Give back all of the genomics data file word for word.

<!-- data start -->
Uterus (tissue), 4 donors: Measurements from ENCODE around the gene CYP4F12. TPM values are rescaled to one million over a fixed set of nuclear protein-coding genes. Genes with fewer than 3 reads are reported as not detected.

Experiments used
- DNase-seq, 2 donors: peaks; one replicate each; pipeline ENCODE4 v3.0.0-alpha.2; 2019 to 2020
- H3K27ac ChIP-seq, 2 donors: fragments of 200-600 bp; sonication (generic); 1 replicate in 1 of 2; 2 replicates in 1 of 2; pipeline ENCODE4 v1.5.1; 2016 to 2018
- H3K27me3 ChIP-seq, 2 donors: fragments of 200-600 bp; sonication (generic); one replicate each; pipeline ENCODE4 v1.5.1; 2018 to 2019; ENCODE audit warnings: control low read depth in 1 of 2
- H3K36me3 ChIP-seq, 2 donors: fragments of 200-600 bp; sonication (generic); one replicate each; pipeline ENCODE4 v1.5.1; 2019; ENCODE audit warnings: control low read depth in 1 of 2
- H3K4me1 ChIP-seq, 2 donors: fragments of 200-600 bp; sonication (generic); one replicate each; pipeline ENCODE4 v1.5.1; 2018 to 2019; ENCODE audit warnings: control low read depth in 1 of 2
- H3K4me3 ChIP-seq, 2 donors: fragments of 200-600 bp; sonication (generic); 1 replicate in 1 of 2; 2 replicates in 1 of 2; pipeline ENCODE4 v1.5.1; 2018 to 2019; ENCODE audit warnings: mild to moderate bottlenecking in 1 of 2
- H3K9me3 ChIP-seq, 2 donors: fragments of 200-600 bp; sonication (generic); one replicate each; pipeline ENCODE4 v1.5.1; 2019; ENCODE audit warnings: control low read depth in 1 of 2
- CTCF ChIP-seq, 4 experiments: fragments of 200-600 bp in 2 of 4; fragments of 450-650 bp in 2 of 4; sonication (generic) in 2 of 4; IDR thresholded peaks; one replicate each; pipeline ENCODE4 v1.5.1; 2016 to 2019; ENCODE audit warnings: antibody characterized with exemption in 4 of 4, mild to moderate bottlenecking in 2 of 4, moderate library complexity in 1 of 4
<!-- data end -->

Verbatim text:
Uterus (tissue), 4 donors: Measurements from ENCODE around the gene CYP4F12. TPM values are rescaled to one million over a fixed set of nuclear protein-coding genes. Genes with fewer than 3 reads are reported as not detected.

Experiments used
- DNase-seq, 2 donors: peaks; one replicate each; pipeline ENCODE4 v3.0.0-alpha.2; 2019 to 2020
- H3K27ac ChIP-seq, 2 donors: fragments of 200-600 bp; sonication (generic); 1 replicate in 1 of 2; 2 replicates in 1 of 2; pipeline ENCODE4 v1.5.1; 2016 to 2018
- H3K27me3 ChIP-seq, 2 donors: fragments of 200-600 bp; sonication (generic); one replicate each; pipeline ENCODE4 v1.5.1; 2018 to 2019; ENCODE audit warnings: control low read depth in 1 of 2
- H3K36me3 ChIP-seq, 2 donors: fragments of 200-600 bp; sonication (generic); one replicate each; pipeline ENCODE4 v1.5.1; 2019; ENCODE audit warnings: control low read depth in 1 of 2
- H3K4me1 ChIP-seq, 2 donors: fragments of 200-600 bp; sonication (generic); one replicate each; pipeline ENCODE4 v1.5.1; 2018 to 2019; ENCODE audit warnings: control low read depth in 1 of 2
- H3K4me3 ChIP-seq, 2 donors: fragments of 200-600 bp; sonication (generic); 1 replicate in 1 of 2; 2 replicates in 1 of 2; pipeline ENCODE4 v1.5.1; 2018 to 2019; ENCODE audit warnings: mild to moderate bottlenecking in 1 of 2
- H3K9me3 ChIP-seq, 2 donors: fragments of 200-600 bp; sonication (generic); one replicate each; pipeline ENCODE4 v1.5.1; 2019; ENCODE audit warnings: control low read depth in 1 of 2
- CTCF ChIP-seq, 4 experiments: fragments of 200-600 bp in 2 of 4; fragments of 450-650 bp in 2 of 4; sonication (generic) in 2 of 4; IDR thresholded peaks; one replicate each; pipeline ENCODE4 v1.5.1; 2016 to 2019; ENCODE audit warnings: antibody characterized with exemption in 4 of 4, mild to moderate bottlenecking in 2 of 4, moderate library complexity in 1 of 4